Last updated on May 12, 2022.
With a series of leaks about high-level security incidents and revelations about the company’s potential connections to the Russian government, Kaspersky Lab has been in the news a lot recently.
While Kaspersky lab denies the allegations and is fighting the issue in court, the Department of Homeland Security decided to take immediate action.
DHS issued a directive in September 2017 ordering all Federal government departments to remove Kaspersky Lab software from their networks – a ban that continues to have ripple effects across the private sector as well.
In December, the directive was enshrined into law by Section 1634 the National Defense Authorization Act of 2017 (Public Law 115-91), which says that “no department, agency, organization, or other element of the Federal Government may use, whether directly or through work with or on behalf of another department, agency, organization, or element of the Federal Government, any hardware, software, or services developed or provided, in whole or in part, by Kaspersky Labs.” Agencies were given a hard deadline of October 1, 2018 to comply with the law, and DHS was given the power to measure compliance across government agencies.
Removal leads to troubling discovery
As it happens, removing Kaspersky Lab software isn’t as simple as hitting the delete button. According to a recent report, Kaspersky Lab code is “embedded deep within infrastructure, in routers, firewalls, and other hardware—and nobody is certain how to get rid of it.”
BlueCat knows about this problem firsthand.
During a recent deployment of our DNS Edge security capability at a customer that had decided to remove Kaspersky Lab’s software, we found a great deal of activity on the network after the customer believed they had the issue under control.
DNS Edge picked up signatures indicative of installed Kaspersky Lab software from clients where it was supposed to be absent. The signatures included regular checks of the Kaspersky upgrade servers and attempted activations. Most of these beacons happened irregularly, suggesting periodic searches for updates. A few devices exhibited a great deal more activity, however, pinging Kaspersky sites several times each day.
The customer’s existing filters, firewall, and client agents were not catching any of this activity. While these and other layers of security could have been configured to catch and alert, we believe that DNS is painfully underutilized as an obvious signal and control point. Software that depends on the network ultimately must use DNS as a normal course of action, whether for appropriate or inappropriate intent. This simple fact makes it an incredible source of intelligence as to what is actually happening on the network.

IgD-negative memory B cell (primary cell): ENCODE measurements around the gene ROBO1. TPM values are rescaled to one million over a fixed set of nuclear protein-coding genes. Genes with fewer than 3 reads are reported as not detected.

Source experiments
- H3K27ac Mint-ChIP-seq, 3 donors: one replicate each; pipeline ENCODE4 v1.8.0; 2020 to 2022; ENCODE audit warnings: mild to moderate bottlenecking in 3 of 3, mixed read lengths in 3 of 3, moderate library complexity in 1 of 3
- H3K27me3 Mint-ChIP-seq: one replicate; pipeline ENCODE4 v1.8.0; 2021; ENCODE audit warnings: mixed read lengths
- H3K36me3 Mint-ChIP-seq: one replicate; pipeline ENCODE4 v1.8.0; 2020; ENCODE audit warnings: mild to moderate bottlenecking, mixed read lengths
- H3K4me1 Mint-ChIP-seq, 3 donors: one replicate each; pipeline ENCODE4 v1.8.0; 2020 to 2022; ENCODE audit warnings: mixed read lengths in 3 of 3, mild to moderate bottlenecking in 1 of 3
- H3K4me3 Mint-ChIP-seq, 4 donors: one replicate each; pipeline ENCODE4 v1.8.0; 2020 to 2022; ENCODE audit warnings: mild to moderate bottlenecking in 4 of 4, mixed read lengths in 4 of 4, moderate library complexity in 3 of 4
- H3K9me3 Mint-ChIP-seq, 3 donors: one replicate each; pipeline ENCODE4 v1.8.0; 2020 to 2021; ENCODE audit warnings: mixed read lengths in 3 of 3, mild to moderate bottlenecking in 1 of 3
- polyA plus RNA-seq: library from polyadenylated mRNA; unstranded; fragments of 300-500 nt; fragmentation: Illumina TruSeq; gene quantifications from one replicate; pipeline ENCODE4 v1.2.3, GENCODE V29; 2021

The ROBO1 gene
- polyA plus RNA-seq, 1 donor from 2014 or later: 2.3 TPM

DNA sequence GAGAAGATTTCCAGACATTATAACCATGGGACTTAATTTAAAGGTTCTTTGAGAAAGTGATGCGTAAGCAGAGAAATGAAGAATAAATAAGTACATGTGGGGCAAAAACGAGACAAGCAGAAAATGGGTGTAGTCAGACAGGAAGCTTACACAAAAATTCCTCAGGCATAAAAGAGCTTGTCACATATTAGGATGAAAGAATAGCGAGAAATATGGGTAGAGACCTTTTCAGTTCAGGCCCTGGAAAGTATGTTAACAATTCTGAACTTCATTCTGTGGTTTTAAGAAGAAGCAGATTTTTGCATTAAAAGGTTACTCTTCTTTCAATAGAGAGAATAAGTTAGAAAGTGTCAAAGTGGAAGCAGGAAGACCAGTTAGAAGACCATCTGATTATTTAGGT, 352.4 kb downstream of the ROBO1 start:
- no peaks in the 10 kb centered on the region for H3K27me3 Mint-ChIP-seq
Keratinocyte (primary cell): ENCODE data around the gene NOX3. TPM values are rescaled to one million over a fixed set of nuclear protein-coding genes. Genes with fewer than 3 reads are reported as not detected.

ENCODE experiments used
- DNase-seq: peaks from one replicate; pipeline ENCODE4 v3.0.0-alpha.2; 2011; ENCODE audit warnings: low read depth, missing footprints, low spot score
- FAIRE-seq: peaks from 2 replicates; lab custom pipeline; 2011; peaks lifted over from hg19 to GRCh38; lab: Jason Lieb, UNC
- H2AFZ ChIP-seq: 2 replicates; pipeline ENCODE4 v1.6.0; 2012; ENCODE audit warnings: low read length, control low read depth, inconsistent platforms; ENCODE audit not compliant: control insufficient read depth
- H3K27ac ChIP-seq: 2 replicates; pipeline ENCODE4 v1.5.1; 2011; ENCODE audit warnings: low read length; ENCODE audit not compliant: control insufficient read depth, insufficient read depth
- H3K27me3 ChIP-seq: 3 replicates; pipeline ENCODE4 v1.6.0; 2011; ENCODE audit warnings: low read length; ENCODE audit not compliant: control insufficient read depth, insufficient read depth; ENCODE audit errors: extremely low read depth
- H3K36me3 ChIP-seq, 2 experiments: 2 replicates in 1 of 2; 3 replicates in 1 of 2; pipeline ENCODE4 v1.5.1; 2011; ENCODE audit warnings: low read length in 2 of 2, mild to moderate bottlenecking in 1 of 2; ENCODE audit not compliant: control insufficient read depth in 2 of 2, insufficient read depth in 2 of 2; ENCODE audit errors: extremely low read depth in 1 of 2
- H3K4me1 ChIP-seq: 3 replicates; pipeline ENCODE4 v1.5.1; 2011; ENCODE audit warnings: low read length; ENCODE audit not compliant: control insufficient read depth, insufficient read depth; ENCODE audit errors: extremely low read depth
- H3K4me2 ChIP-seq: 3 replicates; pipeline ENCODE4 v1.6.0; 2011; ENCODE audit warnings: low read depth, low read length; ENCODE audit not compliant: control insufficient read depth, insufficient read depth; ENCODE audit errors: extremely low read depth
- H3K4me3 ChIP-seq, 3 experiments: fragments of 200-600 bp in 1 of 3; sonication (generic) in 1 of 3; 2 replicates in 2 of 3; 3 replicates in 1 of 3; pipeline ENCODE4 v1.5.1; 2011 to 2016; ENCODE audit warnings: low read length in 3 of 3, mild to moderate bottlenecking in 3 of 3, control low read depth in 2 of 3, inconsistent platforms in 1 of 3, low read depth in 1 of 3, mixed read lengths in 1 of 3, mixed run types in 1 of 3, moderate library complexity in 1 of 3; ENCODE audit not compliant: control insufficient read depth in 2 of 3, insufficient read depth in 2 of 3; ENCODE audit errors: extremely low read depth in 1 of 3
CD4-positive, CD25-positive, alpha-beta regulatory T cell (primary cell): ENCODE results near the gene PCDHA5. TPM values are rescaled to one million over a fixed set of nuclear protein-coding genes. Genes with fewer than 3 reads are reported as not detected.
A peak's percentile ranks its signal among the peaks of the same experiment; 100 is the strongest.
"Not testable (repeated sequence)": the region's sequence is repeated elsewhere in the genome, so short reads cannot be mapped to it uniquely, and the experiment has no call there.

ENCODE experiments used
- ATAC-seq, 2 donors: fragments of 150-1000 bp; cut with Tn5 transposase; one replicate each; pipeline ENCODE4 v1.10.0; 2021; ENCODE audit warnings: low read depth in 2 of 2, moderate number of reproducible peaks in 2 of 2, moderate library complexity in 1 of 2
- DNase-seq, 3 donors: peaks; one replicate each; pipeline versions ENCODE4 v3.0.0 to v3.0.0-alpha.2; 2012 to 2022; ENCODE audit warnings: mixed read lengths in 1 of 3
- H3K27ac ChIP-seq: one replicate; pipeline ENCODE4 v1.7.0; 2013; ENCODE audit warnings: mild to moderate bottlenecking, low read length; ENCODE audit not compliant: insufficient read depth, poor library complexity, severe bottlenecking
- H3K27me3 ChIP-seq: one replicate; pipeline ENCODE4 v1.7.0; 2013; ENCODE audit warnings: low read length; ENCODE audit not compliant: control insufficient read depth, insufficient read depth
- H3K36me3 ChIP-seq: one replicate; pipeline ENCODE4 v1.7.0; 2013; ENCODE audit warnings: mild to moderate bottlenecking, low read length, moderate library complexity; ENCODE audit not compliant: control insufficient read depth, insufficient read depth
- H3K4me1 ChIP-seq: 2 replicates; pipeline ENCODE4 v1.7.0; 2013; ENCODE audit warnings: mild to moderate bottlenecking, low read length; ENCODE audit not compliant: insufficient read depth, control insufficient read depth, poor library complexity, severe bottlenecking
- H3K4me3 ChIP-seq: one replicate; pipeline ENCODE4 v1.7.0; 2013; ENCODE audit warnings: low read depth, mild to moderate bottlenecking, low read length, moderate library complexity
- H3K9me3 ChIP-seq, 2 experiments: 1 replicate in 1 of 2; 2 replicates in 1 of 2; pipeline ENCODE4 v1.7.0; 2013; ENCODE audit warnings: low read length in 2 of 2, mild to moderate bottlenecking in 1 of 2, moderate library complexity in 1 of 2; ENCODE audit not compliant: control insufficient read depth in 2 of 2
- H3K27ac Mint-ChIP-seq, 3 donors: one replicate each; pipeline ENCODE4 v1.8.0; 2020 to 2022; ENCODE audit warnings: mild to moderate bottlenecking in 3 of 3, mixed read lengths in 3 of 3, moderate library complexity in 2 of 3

Leveraging DNS exposed what other solutions didn’t
Since DNS Edge is client-facing on the first DNS hop, it was able to link Kaspersky-related beaconing activity to specific IP addresses and tangible devices on the network without any additional need to correlate logs or integrate with other systems. Prior to deploying DNS Edge, the customer was unaware of any beaconing activity – its external facing firewalls either weren’t catching it or weren’t able to pinpoint a source for the problem.
Reviewing the DNS Edge data with the customer, BlueCat was able to point out the ongoing presence of Kaspersky Lab software on the network and identify the non-compliant devices it originated from. With DNS Edge constantly keeping track of beaconing activity, the customer can continue to track any attempts to connect with Kaspersky Lab sites. Knowing that this software may still be lurking on the network, the customer can also create security policies which monitor or block any DNS queries right at the client level.
Using DNS for security needs and beyond
The use case for DNS as a confirmation mechanism goes beyond security as well. Network administrators often use DNS as a way to test the viability of migrations. If DNS queries aren’t resolving to the right place, then something wasn’t placed correctly. Just as DNS Edge can trace the beaconing from the remnants of legacy software, it can also trace the “calls home” from software that was recently reconfigured or moved.
This is why DNS-based security is a vital tool for both network administrators and security departments – it verifies the effectiveness of cybersecurity measures and provides the granular visibility needed to trace any lingering issues back to specific devices, while at the same time providing visibility into “normal” network operations. DNS Edge provides shared visibility and control over internal and external DNS traffic through a single platform in order to help detect and block cyberattacks, simplify DNS operations and improve network performance.
Want to learn more about how DNS-based security can identify lingering pieces of malware on your network? Delve into the details of DNS Edge here.
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